Indicator 25. Road traffic deaths per 100,000 population

Rationale and definition:

This indicator measures road safety and is the rate of road traffic fatalities per 100,000 population. Road traffic injuries are a major health and development challenge: they are the eighth overall cause of death globally, and the leading cause of death for youth aged 15-29.1  On current trends road traffic fatalities may become the fifth leading cause of death by 2030.


WHO tracks deaths of pedestrians, cyclists, drivers of 4-wheeled vehicles, drivers of 2- or 3- wheeled motorized vehicles, and other. Information should be disaggregated further by geography, including rural/urban, to target solutions.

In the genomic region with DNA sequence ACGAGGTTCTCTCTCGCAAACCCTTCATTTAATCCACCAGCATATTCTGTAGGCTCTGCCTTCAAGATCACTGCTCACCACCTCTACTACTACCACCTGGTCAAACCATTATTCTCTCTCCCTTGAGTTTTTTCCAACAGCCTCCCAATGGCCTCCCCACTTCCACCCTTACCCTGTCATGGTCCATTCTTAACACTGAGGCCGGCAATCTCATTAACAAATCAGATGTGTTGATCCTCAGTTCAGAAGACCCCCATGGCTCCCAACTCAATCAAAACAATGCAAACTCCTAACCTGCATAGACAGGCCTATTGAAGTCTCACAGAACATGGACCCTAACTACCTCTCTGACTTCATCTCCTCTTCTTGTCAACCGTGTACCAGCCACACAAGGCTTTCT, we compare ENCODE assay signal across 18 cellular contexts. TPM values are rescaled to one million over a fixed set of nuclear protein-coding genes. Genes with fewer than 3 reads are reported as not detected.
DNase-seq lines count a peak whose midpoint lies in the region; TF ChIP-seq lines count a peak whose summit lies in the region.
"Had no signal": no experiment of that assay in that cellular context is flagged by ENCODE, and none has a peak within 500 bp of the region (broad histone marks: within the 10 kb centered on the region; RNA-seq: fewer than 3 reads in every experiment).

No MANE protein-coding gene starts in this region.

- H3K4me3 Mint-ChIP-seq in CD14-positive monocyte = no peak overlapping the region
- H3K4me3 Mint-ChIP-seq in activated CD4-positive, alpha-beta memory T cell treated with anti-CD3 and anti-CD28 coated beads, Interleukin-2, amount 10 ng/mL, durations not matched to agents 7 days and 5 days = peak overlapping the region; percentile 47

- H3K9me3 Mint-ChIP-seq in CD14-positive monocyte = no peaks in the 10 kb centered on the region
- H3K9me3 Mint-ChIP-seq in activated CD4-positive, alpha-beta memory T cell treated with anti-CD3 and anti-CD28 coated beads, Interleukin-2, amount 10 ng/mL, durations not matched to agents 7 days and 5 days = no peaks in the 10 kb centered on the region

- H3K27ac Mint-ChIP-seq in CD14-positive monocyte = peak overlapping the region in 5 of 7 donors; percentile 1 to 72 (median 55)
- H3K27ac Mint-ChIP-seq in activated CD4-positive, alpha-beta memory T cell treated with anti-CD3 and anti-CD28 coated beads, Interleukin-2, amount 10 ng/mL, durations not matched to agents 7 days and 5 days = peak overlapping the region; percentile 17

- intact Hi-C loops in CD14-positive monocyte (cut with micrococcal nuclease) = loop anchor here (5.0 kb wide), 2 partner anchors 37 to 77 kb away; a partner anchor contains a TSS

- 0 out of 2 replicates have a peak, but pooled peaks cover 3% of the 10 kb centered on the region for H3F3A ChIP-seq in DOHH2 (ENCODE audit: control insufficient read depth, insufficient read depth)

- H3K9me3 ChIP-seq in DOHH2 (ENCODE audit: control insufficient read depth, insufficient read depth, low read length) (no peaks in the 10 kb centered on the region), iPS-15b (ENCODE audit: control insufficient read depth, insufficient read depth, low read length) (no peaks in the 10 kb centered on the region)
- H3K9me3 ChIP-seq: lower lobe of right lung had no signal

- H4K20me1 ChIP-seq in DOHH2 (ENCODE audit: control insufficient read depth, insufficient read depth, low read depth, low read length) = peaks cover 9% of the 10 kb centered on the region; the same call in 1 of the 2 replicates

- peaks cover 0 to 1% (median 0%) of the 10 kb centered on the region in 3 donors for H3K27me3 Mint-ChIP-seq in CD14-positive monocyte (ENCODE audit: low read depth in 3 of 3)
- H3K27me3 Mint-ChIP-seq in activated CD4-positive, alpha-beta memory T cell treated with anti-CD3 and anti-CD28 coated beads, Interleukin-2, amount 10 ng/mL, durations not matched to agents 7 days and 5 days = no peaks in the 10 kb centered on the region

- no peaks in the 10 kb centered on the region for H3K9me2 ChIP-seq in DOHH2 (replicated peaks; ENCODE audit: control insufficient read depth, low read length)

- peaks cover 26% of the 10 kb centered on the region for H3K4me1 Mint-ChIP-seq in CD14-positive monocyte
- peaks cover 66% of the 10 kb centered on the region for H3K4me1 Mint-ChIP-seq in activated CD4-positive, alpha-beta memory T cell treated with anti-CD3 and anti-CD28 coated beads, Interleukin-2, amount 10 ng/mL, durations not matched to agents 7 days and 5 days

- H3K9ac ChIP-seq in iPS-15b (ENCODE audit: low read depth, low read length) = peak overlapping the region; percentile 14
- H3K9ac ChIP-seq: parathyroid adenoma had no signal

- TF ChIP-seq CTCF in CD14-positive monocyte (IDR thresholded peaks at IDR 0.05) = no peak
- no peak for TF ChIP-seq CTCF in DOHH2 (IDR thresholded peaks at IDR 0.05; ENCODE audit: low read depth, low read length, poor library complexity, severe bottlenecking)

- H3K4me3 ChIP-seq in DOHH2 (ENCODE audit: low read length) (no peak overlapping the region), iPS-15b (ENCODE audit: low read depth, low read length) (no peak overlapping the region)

Comments and limitations:

In a context of expanding road networks and traffic, such as in many LMICs, an increase in the number of road traffic deaths per 100,000 may only reflect the fact that more individuals are exposed to this risk. Therefore some have argued that this indicator should be measured per vehicle-kilometer. The challenge with this alternate measure is the lack of available data.

Preliminary assessment of current data availability by Friends of the Chair:


Primary data source:

Civil registration and vital statistics.

Potential lead agency or agencies:

WHO, UN-Habitat.

  1. WHO (2013e). Global status report on road safety.